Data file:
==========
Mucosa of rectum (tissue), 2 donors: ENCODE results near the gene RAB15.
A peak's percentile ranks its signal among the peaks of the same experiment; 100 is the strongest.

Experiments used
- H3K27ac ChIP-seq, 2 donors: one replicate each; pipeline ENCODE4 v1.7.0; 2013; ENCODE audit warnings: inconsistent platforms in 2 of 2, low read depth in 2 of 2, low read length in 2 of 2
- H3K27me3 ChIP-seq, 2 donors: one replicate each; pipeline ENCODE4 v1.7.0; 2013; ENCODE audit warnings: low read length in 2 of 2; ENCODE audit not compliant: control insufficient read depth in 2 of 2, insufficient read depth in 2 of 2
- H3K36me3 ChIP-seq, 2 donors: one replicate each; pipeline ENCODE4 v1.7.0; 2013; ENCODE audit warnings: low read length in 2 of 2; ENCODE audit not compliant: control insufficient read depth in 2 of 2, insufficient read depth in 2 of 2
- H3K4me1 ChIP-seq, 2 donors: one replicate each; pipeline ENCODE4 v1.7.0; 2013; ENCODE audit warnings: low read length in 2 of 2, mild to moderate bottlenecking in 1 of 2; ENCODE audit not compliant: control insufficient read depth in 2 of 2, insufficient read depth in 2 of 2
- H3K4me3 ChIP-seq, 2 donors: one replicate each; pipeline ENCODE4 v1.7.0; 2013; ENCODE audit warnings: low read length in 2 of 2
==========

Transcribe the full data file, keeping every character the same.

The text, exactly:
Mucosa of rectum (tissue), 2 donors: ENCODE results near the gene RAB15.
A peak's percentile ranks its signal among the peaks of the same experiment; 100 is the strongest.

Experiments used
- H3K27ac ChIP-seq, 2 donors: one replicate each; pipeline ENCODE4 v1.7.0; 2013; ENCODE audit warnings: inconsistent platforms in 2 of 2, low read depth in 2 of 2, low read length in 2 of 2
- H3K27me3 ChIP-seq, 2 donors: one replicate each; pipeline ENCODE4 v1.7.0; 2013; ENCODE audit warnings: low read length in 2 of 2; ENCODE audit not compliant: control insufficient read depth in 2 of 2, insufficient read depth in 2 of 2
- H3K36me3 ChIP-seq, 2 donors: one replicate each; pipeline ENCODE4 v1.7.0; 2013; ENCODE audit warnings: low read length in 2 of 2; ENCODE audit not compliant: control insufficient read depth in 2 of 2, insufficient read depth in 2 of 2
- H3K4me1 ChIP-seq, 2 donors: one replicate each; pipeline ENCODE4 v1.7.0; 2013; ENCODE audit warnings: low read length in 2 of 2, mild to moderate bottlenecking in 1 of 2; ENCODE audit not compliant: control insufficient read depth in 2 of 2, insufficient read depth in 2 of 2
- H3K4me3 ChIP-seq, 2 donors: one replicate each; pipeline ENCODE4 v1.7.0; 2013; ENCODE audit warnings: low read length in 2 of 2